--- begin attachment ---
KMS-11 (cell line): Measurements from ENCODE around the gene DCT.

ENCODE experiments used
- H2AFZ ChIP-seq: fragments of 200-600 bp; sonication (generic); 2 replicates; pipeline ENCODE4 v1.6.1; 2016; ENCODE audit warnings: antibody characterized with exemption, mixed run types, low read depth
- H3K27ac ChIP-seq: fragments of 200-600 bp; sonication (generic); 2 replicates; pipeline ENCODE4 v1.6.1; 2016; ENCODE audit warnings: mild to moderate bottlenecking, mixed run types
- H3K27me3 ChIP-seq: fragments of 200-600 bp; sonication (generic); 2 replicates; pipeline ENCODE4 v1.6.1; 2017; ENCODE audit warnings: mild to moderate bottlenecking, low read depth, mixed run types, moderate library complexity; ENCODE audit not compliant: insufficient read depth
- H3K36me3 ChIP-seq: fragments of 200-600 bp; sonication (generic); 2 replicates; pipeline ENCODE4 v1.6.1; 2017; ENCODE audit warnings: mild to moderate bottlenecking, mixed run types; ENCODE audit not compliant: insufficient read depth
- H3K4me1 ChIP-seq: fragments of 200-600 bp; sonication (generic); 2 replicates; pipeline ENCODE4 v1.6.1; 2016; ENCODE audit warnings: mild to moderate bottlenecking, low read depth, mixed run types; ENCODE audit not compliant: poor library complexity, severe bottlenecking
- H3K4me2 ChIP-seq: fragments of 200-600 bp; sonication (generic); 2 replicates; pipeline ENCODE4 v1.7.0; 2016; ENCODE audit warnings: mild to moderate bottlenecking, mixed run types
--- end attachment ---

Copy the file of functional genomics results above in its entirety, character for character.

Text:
KMS-11 (cell line): Measurements from ENCODE around the gene DCT.

ENCODE experiments used
- H2AFZ ChIP-seq: fragments of 200-600 bp; sonication (generic); 2 replicates; pipeline ENCODE4 v1.6.1; 2016; ENCODE audit warnings: antibody characterized with exemption, mixed run types, low read depth
- H3K27ac ChIP-seq: fragments of 200-600 bp; sonication (generic); 2 replicates; pipeline ENCODE4 v1.6.1; 2016; ENCODE audit warnings: mild to moderate bottlenecking, mixed run types
- H3K27me3 ChIP-seq: fragments of 200-600 bp; sonication (generic); 2 replicates; pipeline ENCODE4 v1.6.1; 2017; ENCODE audit warnings: mild to moderate bottlenecking, low read depth, mixed run types, moderate library complexity; ENCODE audit not compliant: insufficient read depth
- H3K36me3 ChIP-seq: fragments of 200-600 bp; sonication (generic); 2 replicates; pipeline ENCODE4 v1.6.1; 2017; ENCODE audit warnings: mild to moderate bottlenecking, mixed run types; ENCODE audit not compliant: insufficient read depth
- H3K4me1 ChIP-seq: fragments of 200-600 bp; sonication (generic); 2 replicates; pipeline ENCODE4 v1.6.1; 2016; ENCODE audit warnings: mild to moderate bottlenecking, low read depth, mixed run types; ENCODE audit not compliant: poor library complexity, severe bottlenecking
- H3K4me2 ChIP-seq: fragments of 200-600 bp; sonication (generic); 2 replicates; pipeline ENCODE4 v1.7.0; 2016; ENCODE audit warnings: mild to moderate bottlenecking, mixed run types